However, trouble was soon to arise. Its reasons are not quite clear.
Either Mamaea was too greedy to share power with anyone else, or perhaps
the new Caesar Sallustius was plotting with the praetorians to take
power himself. In any case, in AD 227, both father and daughter fled
into the camp of the praetorians, where Sallustius was taken prisoner by
imperial order and executed. Orbiana was thereafter exiled to Africa.
After this episode Mamaea would not tolerate any potential rival to her
power at court.
But apart from such power struggles at court, a far greater threat
should emerge. This time from the east. The Parthians finally crumbled
and the Sassanids gained supremacy within the Persian empire. The
ambitious king Artaxerxes (Ardashir) now sat on the throne of Persia and
almsot immediately sought to challenge his Roman neighbours. In AD 230
he overran Mesopotamia from where he then could threaten Syria and other
provinces. Having at first attempted to negotiate a peace, Julia Mamaea
and Alexander alas set out for the east in spring AD 231 at the head of
a large military force.
Once in the east a second attempt at a negotiated settlement was made.
But Artaxerxes simply sent back message that he demanded the Romans to
withdraw from all the eastern territories he claimed. Just as with the
praetorians, Alexander and Mamaea struggled to keep control of the army.
The Mesopotamian armies suffered all kind of mutinies and the troops
from Egypt, the Legio II 'Trajan' also revolted. It took some time to
bring these troubles under control, before finally a three-pronged
attack was launched upon the Persians. Of the three prongs none fared
very well. All three suffered heavy losses. The northernmost column did
well by driving the Persians of of Armenia. The central column, led by
Alexander himself through Palmyra towards Hatra failed to achieve any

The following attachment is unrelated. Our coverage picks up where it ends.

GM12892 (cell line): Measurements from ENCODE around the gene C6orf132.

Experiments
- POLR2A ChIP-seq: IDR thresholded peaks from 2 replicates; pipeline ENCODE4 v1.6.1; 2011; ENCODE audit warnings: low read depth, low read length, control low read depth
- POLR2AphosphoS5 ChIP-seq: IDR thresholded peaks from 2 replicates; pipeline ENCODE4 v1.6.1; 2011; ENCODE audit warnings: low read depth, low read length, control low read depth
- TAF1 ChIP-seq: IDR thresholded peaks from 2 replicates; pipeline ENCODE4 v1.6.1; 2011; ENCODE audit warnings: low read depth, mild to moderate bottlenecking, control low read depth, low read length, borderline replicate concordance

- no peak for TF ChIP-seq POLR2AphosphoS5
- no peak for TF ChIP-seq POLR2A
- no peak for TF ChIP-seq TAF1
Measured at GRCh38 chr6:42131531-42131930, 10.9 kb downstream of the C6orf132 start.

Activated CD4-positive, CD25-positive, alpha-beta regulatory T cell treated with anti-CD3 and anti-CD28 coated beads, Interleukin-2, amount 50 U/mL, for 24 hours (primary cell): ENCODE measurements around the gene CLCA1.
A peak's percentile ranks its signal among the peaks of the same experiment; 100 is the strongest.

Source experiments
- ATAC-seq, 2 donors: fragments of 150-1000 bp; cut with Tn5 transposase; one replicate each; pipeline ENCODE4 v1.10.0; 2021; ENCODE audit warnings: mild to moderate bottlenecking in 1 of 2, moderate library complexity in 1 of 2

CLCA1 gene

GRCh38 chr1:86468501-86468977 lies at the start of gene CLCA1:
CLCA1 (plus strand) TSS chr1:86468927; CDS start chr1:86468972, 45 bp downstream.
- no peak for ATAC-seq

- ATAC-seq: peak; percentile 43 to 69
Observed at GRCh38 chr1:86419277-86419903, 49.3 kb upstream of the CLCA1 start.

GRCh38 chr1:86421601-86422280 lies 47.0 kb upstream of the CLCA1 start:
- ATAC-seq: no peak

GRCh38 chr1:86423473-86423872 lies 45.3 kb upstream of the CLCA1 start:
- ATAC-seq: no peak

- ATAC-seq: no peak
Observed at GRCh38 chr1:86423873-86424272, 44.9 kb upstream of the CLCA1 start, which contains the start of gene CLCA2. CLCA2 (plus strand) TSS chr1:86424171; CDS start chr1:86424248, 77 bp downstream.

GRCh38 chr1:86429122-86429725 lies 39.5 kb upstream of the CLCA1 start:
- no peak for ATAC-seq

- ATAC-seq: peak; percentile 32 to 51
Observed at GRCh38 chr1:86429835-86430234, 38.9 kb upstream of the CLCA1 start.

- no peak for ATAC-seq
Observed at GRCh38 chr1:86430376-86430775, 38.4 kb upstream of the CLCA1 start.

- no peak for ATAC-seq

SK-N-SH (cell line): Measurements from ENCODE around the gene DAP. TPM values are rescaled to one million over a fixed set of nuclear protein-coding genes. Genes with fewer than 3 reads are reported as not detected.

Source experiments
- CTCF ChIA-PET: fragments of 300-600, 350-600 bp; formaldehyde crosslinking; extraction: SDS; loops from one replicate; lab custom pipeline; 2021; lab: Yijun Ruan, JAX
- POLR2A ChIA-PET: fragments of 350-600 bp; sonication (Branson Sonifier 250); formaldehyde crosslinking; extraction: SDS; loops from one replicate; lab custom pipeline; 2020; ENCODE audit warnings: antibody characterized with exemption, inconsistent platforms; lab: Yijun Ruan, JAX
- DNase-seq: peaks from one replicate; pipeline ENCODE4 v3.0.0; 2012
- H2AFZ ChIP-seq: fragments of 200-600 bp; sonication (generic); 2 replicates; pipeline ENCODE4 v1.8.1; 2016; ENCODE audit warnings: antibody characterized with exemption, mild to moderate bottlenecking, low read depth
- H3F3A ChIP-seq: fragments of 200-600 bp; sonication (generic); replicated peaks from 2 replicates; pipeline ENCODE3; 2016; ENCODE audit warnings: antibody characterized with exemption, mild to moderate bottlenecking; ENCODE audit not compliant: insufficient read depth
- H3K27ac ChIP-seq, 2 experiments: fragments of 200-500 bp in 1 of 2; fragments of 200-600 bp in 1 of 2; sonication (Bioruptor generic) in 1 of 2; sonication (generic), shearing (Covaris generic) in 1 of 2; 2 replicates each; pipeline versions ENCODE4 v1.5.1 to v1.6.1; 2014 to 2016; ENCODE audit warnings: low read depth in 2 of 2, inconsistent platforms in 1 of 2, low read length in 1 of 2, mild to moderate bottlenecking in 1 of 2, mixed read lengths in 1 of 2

significant advance. The southern column meanwhile was wiped out
completely along the Euphrates river.
However, the objective of driving the Persians out of Mesopotamia was
Alexander and Mamaea therefore returned to Rome to hold a triumphal
march through the streets of the capital in the autumn of AD 233. The
military though was little impressed by their emperor's performance.
But already while the war against the Persians had been occupying the
emperor and his mother, to the north a new menace had began raising its
The Germans were becoming restless north of the rivers Rhine and Danube.
Most of all the Alemanni were cause for worry along the Rhine.
So in AD 234 Alexander and Mamaea set out for the north where they
joined the legions on the Rhine at Moguntiacum (Mainz).
There preparations were made for a German campaign. A bridge of ships
was constructed to carry the Roman army across. But Alexander by now
knew hismelf no big general. He therefore hoped that the threat of war
alone might be enough to bring the Germans to accept peace.
It worked indeed and the Germans agreed to sue for peace, given that
they would be paid subsidies. However, for the Roman army this was the
final straw. They felt humiliated at the idea of buying the barbarians
off. Angered, they mutinied and hailed one of their senior officers,
Julius Verus Maximinus, emperor. With Alexander camped at Vicus
Britannicus (Bretzenheim), Maximinus gathered his troops and marched
against him. On hearing this, Alexander's troops mutinied and turned on
Alexander and Julia Mamaea were both murdered by their own troops (March
Some time later Alexander's body was returned to Rome where it was
laid to rest in an especially made tomb. He was deified by the senate in